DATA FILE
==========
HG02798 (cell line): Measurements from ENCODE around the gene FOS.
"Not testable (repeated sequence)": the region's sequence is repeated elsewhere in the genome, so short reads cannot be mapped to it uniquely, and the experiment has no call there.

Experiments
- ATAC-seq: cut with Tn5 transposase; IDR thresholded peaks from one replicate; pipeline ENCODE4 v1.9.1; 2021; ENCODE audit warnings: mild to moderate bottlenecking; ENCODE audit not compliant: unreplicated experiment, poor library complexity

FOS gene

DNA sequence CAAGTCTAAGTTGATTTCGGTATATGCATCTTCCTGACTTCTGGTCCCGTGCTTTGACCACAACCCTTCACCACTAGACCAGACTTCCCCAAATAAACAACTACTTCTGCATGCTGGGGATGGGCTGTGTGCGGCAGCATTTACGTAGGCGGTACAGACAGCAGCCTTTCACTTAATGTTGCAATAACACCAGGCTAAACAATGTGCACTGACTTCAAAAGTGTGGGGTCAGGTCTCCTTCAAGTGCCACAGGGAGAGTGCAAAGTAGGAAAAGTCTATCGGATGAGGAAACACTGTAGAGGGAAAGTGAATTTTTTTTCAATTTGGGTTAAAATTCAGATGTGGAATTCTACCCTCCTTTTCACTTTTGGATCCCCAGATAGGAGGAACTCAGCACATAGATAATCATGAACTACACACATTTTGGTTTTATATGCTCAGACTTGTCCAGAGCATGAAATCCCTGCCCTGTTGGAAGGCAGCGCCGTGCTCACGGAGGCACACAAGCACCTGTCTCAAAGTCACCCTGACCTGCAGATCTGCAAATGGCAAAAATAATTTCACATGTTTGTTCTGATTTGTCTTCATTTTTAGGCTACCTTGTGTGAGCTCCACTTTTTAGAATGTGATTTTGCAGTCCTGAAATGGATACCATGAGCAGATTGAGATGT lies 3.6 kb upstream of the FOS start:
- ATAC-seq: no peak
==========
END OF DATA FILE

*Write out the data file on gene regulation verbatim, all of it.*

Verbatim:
HG02798 (cell line): Measurements from ENCODE around the gene FOS.
"Not testable (repeated sequence)": the region's sequence is repeated elsewhere in the genome, so short reads cannot be mapped to it uniquely, and the experiment has no call there.

Experiments
- ATAC-seq: cut with Tn5 transposase; IDR thresholded peaks from one replicate; pipeline ENCODE4 v1.9.1; 2021; ENCODE audit warnings: mild to moderate bottlenecking; ENCODE audit not compliant: unreplicated experiment, poor library complexity

FOS gene

DNA sequence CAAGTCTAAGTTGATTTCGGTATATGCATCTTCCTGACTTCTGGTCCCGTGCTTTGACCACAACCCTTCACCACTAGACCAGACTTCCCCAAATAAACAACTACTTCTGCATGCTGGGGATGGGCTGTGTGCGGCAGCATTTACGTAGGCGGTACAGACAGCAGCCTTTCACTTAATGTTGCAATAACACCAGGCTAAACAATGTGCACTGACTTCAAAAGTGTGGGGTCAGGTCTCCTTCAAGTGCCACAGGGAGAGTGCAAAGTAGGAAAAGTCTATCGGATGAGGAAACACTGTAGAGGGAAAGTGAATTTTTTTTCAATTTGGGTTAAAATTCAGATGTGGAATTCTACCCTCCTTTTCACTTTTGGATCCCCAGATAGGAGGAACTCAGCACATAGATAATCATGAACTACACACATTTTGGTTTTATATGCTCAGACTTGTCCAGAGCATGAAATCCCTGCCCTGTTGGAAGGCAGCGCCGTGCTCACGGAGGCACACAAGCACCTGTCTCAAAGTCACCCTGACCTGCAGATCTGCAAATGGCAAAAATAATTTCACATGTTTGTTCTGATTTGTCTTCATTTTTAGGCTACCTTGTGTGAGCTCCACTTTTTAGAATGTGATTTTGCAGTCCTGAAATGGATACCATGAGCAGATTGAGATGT lies 3.6 kb upstream of the FOS start:
- ATAC-seq: no peak